I created a birthday greeting card, though this artwork can be purchased in various formats. The photo of sakura was taken near the Imperial Palace in Tokyo. The calligraphy I wrote last year, I think. It reads: お誕生日おめでとうございます。 which roughly translates into "happy birthday". Calligraphy is in Japanese kana majiri bun (仮名混じり文), which is a mixture of Chinese characters and Japanese kana.
九天 - heavens or skies; this word already appeared in ancient China. It literally means *nine skies*, where 9 stands for nine directions of the world. Centre was known as "great sky" (鈞天), the east as "dark blue sky" (蒼天), west as "clear sky", south as "fire sky" (炎天), south as "mysterious (black) sky" (変天), north-west as "hidden sky" (幽天), south-west as "crimson sky" (朱天), and south-east as "sunny (yang) sky" (陽天). These directions were closely related to the ancient believes, but also the political map of China. Another theory explains that the 九天 stands for 9 elements that the earth revolves around, those were sun and moon, 5 elements (water, metal, earth, wood, fire), the "fixed" star (possibly the North Star).
The alluring beauty of woman's body is subject that hants artists. Not sure if you knew this, but there are no straight lines in nature, everything is curved. Straight lines are an illusion. Our eyes are drawn to the harmony of arches and supple shapes. Perhaps this is one of the reasons why the Chinese calligraphy in cursive script, or even more so the Japanese kana script, are so greatly admired and appreciated. Those both worlds are a perfect match, and apmplify one another. Another thing is that photography and calligraphy are closely related arts, and I feel that I can express much more when using both medium to create art.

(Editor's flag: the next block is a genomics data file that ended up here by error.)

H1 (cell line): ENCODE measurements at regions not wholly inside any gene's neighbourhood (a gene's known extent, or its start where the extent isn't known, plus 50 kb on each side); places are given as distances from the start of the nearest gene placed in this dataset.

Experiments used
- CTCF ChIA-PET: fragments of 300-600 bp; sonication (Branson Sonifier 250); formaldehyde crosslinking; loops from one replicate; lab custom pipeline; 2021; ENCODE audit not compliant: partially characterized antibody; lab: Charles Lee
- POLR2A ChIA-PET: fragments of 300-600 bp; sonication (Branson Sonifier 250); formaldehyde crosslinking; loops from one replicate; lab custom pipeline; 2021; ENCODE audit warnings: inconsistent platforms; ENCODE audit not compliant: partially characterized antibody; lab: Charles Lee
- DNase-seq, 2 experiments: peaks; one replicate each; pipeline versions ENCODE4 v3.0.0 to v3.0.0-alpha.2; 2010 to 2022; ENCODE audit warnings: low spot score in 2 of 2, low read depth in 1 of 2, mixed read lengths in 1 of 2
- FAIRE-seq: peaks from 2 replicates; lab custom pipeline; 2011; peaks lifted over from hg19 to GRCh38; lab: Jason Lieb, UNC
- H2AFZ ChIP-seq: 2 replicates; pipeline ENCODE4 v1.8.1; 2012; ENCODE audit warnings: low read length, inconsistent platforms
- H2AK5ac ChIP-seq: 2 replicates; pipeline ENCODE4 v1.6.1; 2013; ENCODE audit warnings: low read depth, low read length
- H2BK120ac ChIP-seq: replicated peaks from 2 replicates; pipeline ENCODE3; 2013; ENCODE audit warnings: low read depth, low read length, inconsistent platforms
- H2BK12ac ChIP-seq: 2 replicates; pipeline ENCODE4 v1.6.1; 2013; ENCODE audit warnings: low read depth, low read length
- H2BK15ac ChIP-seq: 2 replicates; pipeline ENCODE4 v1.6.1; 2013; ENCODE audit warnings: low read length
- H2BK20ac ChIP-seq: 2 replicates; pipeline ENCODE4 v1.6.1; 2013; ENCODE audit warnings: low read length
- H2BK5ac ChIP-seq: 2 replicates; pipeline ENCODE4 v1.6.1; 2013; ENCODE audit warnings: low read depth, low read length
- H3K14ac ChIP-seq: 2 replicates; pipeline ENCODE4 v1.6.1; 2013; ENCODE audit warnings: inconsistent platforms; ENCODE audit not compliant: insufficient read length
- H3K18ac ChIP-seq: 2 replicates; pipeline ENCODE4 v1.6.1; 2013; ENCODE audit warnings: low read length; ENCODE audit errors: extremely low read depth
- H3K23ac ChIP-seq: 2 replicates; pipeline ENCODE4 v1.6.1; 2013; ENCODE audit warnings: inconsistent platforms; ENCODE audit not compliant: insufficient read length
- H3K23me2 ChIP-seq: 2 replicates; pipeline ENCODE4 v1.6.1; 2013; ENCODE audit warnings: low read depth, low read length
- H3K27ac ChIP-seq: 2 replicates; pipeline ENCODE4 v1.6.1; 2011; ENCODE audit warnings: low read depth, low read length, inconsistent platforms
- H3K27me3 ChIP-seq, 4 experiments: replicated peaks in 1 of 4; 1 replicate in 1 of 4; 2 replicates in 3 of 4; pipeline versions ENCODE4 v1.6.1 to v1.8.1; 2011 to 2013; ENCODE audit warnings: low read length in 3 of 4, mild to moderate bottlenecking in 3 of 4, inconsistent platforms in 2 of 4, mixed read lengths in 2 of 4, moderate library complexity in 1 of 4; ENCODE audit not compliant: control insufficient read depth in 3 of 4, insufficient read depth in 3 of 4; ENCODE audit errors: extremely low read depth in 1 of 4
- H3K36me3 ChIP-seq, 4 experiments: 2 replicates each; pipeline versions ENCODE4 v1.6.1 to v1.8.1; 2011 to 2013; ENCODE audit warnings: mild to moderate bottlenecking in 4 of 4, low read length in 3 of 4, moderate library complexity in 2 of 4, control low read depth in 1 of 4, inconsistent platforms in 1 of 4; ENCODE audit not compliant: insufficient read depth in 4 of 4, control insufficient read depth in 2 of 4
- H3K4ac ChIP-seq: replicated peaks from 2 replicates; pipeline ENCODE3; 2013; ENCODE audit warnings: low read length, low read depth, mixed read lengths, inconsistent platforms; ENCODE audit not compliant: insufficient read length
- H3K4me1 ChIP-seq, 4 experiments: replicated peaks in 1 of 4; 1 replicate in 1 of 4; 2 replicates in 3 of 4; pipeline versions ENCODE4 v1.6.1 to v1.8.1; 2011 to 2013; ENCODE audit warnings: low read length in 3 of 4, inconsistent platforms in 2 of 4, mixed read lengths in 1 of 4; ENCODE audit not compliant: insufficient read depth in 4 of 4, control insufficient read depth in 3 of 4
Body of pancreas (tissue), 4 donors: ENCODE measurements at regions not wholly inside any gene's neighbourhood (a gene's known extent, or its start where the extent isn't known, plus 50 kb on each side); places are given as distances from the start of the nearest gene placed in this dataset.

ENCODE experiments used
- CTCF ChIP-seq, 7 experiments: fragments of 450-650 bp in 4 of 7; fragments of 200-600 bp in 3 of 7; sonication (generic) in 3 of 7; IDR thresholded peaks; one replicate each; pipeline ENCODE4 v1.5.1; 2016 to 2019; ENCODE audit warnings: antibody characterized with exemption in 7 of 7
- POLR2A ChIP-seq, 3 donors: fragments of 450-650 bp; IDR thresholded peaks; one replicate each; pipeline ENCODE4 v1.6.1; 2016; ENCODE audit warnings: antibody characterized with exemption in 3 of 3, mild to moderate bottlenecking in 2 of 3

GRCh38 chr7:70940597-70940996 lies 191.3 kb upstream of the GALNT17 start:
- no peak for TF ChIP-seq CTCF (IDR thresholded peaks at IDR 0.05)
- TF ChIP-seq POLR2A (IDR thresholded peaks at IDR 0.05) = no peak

Early morning, I went to the beach today to shoot some aroma oils photos for a new project that I am working on with a Japanese artist, Snow Forest. Beach has one of the most simple landscapes, yet there is always so much to photograph. Shells, driftwood, sand patterns, waves, stones, and so on. So, I gathered a few pebles, and made a simple Zen sculpture. Then I added my calligraphy work to it in photoshop. 空心 - the void mind, or void heart, a heart which is filled with nothing but peace, harmony and nothingness of thoughts. Calligraphy in semi-cursive script.
I have been cooperating with the Japanese artist, Snow Forest, for a few years now, and this year we decided to take on another project. Some of you know Snow Forest from soap carving art, but she is also a certified aroma therapist. Snow is now preparing new line of aroma oils for her 6 weeks long exibition in an art gallery in Nagoya, Japan. If anyone is interested in the exhibition details please contact Snow Forest directly at firstname.lastname@example.org.
My part in the project is probably easy to guess, especially once you had a look at the photo below. I am desinging labels in Japanese calligraphy, and take photographs of ready-made oils. Each of the oils is unique, and all of them are hand-made from start to finish.